So the Top 5 order now for all-time box office worldwide grosses (but not adjusted for inflation or higher ticket prices or 3D premiums) is:
1. Avatar 2D (Fox – 2009) $2.7B
2. Titanic 2D (Fox/Paramount – 1997) $1.8B
3. Harry Potter And The Deathly Hallows Part 2 3D (Warner Bros – 2011) …
The UK Centre for Tobacco Control Studies has called for all movies featuring smoking to be rated for adults only in Great Britain unless there’s a good reason for the characters to be lighting up. But UK film censor David Cooke tells me there’s no public support. The disagreement comes on the heels of a just-published Bristol University study that questioned 5,000 UK 15-year-olds and analyzed some of the top U.S. movies released here from 2001-05 that depict smoking. Researchers say that half of those movies are rated UK15 or below, exposing children and teenagers to tobacco addiction. “Smoking in films remains a major and persistent driver of smoking uptake among children and young people, which the actions of irresponsible filmmakers, incompetent regulators and insouciant politicians are abjectly failing to control,” study co-authors John Britton and Alison Lyons write. The report highlighted Avatar and
Disney has licensed exclusive global rights to the Avatar franchise from Fox and James Cameron’s Lightstorm Entertainment — and the director will help to develop the attractions, CEO Bob Iger says. The first will be at Animal Kingdom in Orlando. The goal, he says, is to enable visitors to “enter the Avatar universe and explore it first-hand.” Cameron adds that “to bring that to life at Animal Kingdom is fantastic because it’s so thematically aligned. … We want to do things that maybe they haven’t even thought of.” Tom Staggs, who runs Disney’s theme parks, says the company is “just beginning the development phase” for a complex that will begin construction in 2013 and include Avatar-themed shops and food destinations to “bring that world to life.” Although he wouldn’t say how much the company has budgeted, he compared the scope of the first project to the 12-acre Cars Land site at Disney California Adventure Park. Cameron is working on two Avatar sequels that he plans to release around Christmas 2014 and 2015. ”That seems to correspond well” with the park plans, he says — noting that the destination will include environmental features that don’t appear in the movie. Iger says the attraction will open after the movies, although “we’re in the ballpark.” Avatar will add jobs in the ”low single digit thousands,” Staggs says. Here’s the release:
BURBANK, Calif. — Walt Disney Parks and Resorts Worldwide is joining forces with visionary filmmaker James Cameron and Fox Filmed Entertainment to bring the world of AVATAR to life at Disney parks. Through an exclusive agreement announced today by Disney, Cameron’s Lightstorm Entertainment and Fox, Disney will partner with Cameron and producing partner Jon Landau to create themed lands that will give theme park guests the opportunity to explore the mysterious universe of AVATAR first hand. Disney plans to build the first AVATAR themed land at Walt Disney World, within the Animal Kingdom park. With its emphasis on living in harmony with nature, Animal Kingdom is a natural fit for the AVATAR stories, which share the same philosophy. Construction is expected to begin by 2013.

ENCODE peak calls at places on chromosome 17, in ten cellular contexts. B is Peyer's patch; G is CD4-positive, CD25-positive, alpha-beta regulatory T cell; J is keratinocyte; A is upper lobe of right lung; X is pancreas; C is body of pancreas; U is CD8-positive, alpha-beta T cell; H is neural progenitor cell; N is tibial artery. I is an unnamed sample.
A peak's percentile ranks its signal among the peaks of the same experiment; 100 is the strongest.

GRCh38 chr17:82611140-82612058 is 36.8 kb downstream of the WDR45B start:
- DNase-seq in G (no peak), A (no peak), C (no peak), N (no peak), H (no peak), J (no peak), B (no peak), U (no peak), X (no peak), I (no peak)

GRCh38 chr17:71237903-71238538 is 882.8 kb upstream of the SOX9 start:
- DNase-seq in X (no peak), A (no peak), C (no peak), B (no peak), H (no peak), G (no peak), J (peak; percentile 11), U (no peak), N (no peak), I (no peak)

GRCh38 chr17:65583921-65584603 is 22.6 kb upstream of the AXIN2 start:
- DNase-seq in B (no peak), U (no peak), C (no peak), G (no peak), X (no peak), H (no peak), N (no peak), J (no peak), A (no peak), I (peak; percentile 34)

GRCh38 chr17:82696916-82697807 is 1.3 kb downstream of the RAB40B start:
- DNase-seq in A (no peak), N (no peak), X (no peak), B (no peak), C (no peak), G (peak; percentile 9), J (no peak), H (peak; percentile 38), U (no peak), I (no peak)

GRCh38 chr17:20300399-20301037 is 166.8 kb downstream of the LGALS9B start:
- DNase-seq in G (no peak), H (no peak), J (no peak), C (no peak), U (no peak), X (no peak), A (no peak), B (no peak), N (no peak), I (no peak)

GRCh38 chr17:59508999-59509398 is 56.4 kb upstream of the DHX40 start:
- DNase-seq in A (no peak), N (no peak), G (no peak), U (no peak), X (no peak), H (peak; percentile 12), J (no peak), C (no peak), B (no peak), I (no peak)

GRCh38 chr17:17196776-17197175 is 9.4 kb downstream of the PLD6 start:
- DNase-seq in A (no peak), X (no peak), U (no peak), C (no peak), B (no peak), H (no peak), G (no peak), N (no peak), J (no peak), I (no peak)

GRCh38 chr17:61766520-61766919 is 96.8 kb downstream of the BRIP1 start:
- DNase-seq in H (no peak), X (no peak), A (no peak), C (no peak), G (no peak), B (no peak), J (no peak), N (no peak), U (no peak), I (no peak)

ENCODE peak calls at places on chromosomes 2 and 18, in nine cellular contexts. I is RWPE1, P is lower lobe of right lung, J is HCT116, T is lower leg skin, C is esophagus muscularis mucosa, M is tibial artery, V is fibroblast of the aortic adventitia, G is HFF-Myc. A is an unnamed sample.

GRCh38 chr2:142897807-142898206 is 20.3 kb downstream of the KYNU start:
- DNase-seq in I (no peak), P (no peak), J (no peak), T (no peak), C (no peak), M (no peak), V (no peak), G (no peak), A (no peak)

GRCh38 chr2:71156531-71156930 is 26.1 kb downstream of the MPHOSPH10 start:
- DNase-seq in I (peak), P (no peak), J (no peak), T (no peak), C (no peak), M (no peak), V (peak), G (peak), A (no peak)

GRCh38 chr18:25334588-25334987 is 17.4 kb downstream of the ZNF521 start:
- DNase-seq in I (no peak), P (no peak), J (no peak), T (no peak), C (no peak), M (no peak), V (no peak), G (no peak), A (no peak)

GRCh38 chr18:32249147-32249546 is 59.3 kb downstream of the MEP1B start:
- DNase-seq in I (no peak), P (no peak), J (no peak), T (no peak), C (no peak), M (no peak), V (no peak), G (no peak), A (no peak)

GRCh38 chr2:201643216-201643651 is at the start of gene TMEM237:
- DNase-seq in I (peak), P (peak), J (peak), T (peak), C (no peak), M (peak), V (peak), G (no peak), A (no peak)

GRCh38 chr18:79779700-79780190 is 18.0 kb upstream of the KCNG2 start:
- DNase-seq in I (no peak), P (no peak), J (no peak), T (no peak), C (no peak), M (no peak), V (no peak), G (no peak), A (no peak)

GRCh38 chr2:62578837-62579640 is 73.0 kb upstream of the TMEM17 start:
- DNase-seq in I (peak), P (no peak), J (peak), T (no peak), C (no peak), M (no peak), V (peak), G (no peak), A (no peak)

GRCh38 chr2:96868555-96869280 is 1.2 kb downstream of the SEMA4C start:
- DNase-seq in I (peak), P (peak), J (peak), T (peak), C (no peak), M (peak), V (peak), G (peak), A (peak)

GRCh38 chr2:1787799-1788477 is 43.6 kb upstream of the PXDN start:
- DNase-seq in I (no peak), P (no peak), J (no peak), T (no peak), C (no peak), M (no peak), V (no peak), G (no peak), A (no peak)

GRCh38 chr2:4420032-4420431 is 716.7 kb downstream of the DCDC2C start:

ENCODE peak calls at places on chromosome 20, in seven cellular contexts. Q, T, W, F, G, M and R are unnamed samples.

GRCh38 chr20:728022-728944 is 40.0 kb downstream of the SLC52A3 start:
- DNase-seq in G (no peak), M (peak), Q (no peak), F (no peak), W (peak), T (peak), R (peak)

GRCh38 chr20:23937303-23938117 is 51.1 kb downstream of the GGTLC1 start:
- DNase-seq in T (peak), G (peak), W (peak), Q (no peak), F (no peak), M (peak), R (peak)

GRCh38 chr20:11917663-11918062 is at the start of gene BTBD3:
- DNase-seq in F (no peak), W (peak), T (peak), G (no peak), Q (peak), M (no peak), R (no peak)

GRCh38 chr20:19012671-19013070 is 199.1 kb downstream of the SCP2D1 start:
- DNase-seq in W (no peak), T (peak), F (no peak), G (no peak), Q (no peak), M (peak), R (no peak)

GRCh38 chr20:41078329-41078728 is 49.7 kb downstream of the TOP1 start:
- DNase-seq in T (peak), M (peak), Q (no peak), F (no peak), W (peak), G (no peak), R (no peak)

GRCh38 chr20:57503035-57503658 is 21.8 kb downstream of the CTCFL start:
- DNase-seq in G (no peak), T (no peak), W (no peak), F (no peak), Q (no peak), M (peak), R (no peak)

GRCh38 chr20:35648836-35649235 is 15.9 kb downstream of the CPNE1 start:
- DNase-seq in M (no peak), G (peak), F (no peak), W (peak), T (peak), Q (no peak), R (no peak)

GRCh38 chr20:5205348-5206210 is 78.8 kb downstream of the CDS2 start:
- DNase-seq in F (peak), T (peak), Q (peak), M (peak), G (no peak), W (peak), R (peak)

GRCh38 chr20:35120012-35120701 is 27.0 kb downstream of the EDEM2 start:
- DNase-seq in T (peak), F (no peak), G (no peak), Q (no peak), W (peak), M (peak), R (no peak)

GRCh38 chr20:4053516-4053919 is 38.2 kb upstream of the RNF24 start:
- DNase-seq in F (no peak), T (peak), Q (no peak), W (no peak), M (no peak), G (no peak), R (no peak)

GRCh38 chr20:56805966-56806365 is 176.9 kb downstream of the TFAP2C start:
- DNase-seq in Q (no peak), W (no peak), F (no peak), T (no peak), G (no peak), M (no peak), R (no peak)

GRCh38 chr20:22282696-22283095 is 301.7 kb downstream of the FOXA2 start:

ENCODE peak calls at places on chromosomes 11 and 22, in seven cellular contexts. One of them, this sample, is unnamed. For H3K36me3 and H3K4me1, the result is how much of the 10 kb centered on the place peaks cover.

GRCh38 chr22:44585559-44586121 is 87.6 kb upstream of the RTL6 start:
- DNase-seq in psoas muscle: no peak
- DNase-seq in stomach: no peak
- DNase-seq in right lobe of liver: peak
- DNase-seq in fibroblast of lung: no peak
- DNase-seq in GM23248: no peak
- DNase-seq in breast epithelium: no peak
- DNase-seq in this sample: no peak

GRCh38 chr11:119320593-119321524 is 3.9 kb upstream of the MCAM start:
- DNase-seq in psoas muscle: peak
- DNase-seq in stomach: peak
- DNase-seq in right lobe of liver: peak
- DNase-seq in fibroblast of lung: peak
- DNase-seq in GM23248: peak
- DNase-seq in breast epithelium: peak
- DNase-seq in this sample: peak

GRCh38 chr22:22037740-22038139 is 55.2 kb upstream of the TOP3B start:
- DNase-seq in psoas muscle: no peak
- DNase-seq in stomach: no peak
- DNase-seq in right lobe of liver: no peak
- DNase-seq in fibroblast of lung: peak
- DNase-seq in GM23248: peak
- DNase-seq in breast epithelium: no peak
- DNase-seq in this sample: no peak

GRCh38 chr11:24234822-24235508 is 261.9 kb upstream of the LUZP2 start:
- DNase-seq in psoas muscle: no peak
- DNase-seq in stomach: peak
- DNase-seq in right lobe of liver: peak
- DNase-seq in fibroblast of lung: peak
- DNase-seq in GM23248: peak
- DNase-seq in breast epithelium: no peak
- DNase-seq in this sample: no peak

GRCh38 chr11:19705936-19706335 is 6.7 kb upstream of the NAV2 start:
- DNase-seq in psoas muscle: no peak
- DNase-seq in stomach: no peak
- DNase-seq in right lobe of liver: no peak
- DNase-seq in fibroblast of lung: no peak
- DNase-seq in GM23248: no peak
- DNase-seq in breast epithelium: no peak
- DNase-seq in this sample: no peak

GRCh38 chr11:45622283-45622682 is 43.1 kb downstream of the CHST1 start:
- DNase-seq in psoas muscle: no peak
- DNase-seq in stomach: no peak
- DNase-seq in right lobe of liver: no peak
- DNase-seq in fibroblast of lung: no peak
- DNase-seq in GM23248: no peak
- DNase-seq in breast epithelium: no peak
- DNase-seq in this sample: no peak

LOS ANGELES (August 9, 2011) __ Kathy Franklin has been named President of Franchise Development at Lightstorm Entertainment. Announced by James Cameron and Jon Landau, the hire signifies Lightstorm’s commitment, in collaboration with Twentieth Century Fox, to building the franchise and brand of AVATAR beyond the traditional licensing and merchandising avenues.
Cameron commented, “Anticipating the exponential growth of the Avatar universe, we looked for someone who could lead a team that will cement Avatar as a world class brand across all platforms and markets. Kathy’s experience, coupled with her drive and vision for what Avatar can be, made her the right choice.”
Franklin is a seasoned leader with a proven record of designing and implementing industry-leading branding, growth and communications strategies. As Vice President of Global Studio Franchise Development for Disney Consumer Products, she led the strategies that drove the Disney Princess, Disney Fairies, Cars and Toy Story franchises while building integrated partnerships with film, television, and online divisions of The Walt Disney Company. Before that, Franklin was Vice President of Disney Worldwide Outreach, during which she ran marketing and communications for all corporate philanthropic outreach and charitable giving. Franklin’s first position at Disney was Director of Disney Learning Partnership, a philanthropy focused on supporting creative approaches to teaching and learning, which she helped launch and for which Franklin created DisneyLearning.org and executive produced “The Creative Classroom Series,” an award-winning set of videos and educator guides.
UPDATE, 3:15 PM: Add NewsCorp COO Chase Carey to the list of executives of studio owners who characterize Premium VOD as merely a test that shouldn’t hurt theater owners. In a quarterly earnings conference call with analysts and reporters, Carey said that Fox and other studios are beginning to offer 8-week-old movies to cable and satellite VOD because they had little choice: Services such as Netflix and Redbox are renting DVDs for as little as $1 a night ”and that doesn’t work,” Carey says. “We have to build appropriate values and windows into our business.” Fox is “in the very early stages (of the P-VOD trials) with one small film.” He doesn’t want it to affect exhibition chains because they “set the pace for the film industry.” Still, he hedged when asked whether Fox would let exhibition companies see how well P-VOD movies perform — something that the National Association of Theater Owners says it wants. Carey says he “doesn’t know what request has been made,” although he adds that it’s “important for everyone to understand what’s going on.”